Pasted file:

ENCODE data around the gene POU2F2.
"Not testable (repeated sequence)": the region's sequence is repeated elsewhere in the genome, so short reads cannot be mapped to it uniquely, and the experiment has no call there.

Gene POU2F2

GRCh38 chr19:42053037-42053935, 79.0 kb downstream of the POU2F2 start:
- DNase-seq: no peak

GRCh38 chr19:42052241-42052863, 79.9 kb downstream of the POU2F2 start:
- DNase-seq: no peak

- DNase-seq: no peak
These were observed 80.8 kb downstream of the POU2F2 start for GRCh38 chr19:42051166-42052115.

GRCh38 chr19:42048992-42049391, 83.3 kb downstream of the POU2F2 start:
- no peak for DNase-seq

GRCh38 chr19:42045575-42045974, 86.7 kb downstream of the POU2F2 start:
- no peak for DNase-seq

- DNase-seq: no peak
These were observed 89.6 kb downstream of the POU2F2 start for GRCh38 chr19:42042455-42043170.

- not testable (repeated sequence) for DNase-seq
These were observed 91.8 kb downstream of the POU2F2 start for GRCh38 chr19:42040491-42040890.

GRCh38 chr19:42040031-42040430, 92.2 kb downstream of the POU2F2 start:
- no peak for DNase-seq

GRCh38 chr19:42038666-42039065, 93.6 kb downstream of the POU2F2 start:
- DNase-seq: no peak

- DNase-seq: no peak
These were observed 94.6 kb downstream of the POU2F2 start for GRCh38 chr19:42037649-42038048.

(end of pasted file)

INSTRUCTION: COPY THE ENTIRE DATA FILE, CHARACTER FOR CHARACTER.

ENCODE data around the gene POU2F2.
"Not testable (repeated sequence)": the region's sequence is repeated elsewhere in the genome, so short reads cannot be mapped to it uniquely, and the experiment has no call there.

Gene POU2F2

GRCh38 chr19:42053037-42053935, 79.0 kb downstream of the POU2F2 start:
- DNase-seq: no peak

GRCh38 chr19:42052241-42052863, 79.9 kb downstream of the POU2F2 start:
- DNase-seq: no peak

- DNase-seq: no peak
These were observed 80.8 kb downstream of the POU2F2 start for GRCh38 chr19:42051166-42052115.

GRCh38 chr19:42048992-42049391, 83.3 kb downstream of the POU2F2 start:
- no peak for DNase-seq

GRCh38 chr19:42045575-42045974, 86.7 kb downstream of the POU2F2 start:
- no peak for DNase-seq

- DNase-seq: no peak
These were observed 89.6 kb downstream of the POU2F2 start for GRCh38 chr19:42042455-42043170.

- not testable (repeated sequence) for DNase-seq
These were observed 91.8 kb downstream of the POU2F2 start for GRCh38 chr19:42040491-42040890.

GRCh38 chr19:42040031-42040430, 92.2 kb downstream of the POU2F2 start:
- no peak for DNase-seq

GRCh38 chr19:42038666-42039065, 93.6 kb downstream of the POU2F2 start:
- DNase-seq: no peak

- DNase-seq: no peak
These were observed 94.6 kb downstream of the POU2F2 start for GRCh38 chr19:42037649-42038048.